I do not accept the projected figure for the number of new dwellings required. I believe these figures overestimate the numbers of houses required and I query the figure of 227,200 new households being formed by 2035 on two grounds. Firstly, the figures the GMSF use are based on an expectation of approximately 1.3 persons per dwelling. The 2011 census had a UK average of 2.3 persons per dwelling compared to 2.4 persons per dwelling in 2001. This therefore seems to assume that a lot more people will be living alone and households are getting significantly smaller, far more than the rate in the previous decade for which data is available.

The second issue with this projected number of households is the number of vacant properties in Greater Manchester.

Whilst I recognise that there has been a reduction of the number of vacant properties in Greater Manchester from a peak of 31,997 in 2008, there is still an estimated 11,873 vacant properties across the region and 907 in Bury (2015 ONS figures). There needs to be continued attention given to bringing back empty properties into use which would reduce the number of new dwellings required.

I believe the GMCA should review the projected population increase, the projected number of households needed to accommodate that increase and reconsider how much of that demand can be dealt with using existing housing stock.

PRIORITISING BROWNFIELD SITES

In addition to maximising the use of the existing housing stock, before releasing greenbelt land for development, the GMCA should comprehensively prioritise brownfield sites, regenerating our towns and stop unsightly derelict industrial areas falling into further disrepair. This is a progressive step rather than the regressive encroachment on greenbelt land.

In Bury, as of 31st March 2015, there were 399 properties with unimplemented planning permissions, a small rise from the previous year. Only 223 of these were under construction at this date, down from 350 under construction in 2013.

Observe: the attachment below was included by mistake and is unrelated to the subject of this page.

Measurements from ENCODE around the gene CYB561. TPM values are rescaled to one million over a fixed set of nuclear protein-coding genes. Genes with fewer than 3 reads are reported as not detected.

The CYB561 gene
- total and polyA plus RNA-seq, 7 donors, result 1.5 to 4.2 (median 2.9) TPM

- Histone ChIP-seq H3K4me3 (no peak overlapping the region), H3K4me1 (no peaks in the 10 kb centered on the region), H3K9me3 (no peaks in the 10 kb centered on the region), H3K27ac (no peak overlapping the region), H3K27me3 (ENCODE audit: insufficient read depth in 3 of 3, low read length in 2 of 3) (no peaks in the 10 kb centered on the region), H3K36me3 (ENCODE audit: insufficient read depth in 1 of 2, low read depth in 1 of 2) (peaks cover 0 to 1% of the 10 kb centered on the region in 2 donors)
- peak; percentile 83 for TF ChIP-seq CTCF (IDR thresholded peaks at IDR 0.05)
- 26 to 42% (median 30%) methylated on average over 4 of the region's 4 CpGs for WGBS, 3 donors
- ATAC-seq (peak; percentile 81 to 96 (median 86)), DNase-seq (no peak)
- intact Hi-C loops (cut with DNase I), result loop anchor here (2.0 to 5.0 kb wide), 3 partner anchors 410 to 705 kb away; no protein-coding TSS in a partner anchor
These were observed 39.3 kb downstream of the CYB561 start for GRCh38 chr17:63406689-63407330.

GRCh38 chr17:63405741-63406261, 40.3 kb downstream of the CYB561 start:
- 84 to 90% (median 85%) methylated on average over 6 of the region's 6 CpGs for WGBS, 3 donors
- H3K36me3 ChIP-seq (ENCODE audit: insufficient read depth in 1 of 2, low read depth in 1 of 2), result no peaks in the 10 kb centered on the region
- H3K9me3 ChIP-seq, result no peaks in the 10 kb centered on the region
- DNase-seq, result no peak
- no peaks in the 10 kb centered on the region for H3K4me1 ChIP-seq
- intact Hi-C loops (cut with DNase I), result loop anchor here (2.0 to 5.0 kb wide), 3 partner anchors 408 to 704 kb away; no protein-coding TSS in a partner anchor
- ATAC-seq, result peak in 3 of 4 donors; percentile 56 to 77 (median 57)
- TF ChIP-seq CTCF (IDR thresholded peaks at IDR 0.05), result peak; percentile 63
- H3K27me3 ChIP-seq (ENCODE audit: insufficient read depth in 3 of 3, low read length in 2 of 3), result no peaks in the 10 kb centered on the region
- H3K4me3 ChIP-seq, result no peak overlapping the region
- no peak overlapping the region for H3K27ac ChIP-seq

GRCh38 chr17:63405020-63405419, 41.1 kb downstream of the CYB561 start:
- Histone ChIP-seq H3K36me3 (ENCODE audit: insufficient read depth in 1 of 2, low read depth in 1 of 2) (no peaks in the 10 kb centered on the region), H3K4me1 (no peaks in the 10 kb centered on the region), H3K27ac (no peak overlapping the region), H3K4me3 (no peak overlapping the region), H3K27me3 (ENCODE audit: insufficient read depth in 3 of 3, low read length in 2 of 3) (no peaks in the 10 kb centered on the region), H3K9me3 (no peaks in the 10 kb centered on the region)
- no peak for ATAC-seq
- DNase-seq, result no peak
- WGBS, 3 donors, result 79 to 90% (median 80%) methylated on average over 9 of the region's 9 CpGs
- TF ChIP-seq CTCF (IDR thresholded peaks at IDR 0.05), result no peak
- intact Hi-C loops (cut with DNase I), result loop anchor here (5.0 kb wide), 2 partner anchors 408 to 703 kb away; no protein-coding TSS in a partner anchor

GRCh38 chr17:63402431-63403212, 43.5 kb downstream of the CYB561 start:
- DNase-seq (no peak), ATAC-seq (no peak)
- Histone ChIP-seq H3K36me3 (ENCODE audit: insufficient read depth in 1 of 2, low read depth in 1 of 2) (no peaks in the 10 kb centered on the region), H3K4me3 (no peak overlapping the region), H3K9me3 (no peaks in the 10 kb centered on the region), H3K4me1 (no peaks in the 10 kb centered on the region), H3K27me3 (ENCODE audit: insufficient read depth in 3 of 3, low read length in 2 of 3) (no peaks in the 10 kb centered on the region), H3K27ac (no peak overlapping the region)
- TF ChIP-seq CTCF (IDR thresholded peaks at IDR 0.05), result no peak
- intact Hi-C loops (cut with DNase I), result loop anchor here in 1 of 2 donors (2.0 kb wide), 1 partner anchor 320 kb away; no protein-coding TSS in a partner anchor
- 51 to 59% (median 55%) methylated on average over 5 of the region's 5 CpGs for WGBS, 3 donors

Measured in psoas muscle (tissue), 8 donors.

Greater Manchester has at least 1000 hectares of brownfield land divided across some 439 sites which are not yet developed for housing or with planning permissions attached. If the aim of the GMSF is to provide homes for an expected increase in the population of Greater Manchester population and make best use of available land it is vital these brownfield sites are all developed first. If the protection of the green belt is removed from vast swathes of land around Bury it will simply serve as an encouragement for developers to build on these sites and the brownfield sites will never be developed. Given the choice I believe a developer will always seek to develop a greenfield site over a brownfield site.

One major concern over the proposed new developments is affordability. Many people have expressed their worry to me that by allowing development on the greenbelt there will a prevalence of high value larger family homes and more modest and more affordable homes will not be provided. Brownfield sites have great potential in this respect yet only 40% of the proposed development for Bury comes from brownfield sites. This misses an opportunity. Whilst high-rise flats would not be appropriate, more could be done to encourage increasing the density of development on brownfield sites with smaller houses or modest – 3/4 storey – apartments. These are likely to be far more affordable for first time buyers. The existing proposals appear unduly weighted towards providing an easier and potentially more lucrative option for developers to use greenbelt land. I believe there is a greater likelihood of affordable homes being built by increasing density and utilising brownfield sites than there is by encouraging developers to build new housing estates on greenbelt land.

If properly utilised, there is enough brownfield land in Greater Manchester to build at least 55,000 houses at a density of 55 homes per hectare. This would solve one quarter of the problem the GMSF says it is trying to address. If a higher density was used then of course the number would be even greater. It is not just about building houses but about building communities with amenities and making them places people want to live. This is why brownfield development will always be a better option. Communities where land is regenerated surrounded by beautiful countryside.

It is important to note that whereas the supply of greenbelt land is finite as time passes and industry and commerce change more brownfield land does become available. What might be a busy working mill in one decade can become a brownfield site ripe for redevelopment in the next. This is why I believe the GMCA should redraft the GMSF so that it focuses only on brownfield sites in Bury.

SAVING THE GREENBELT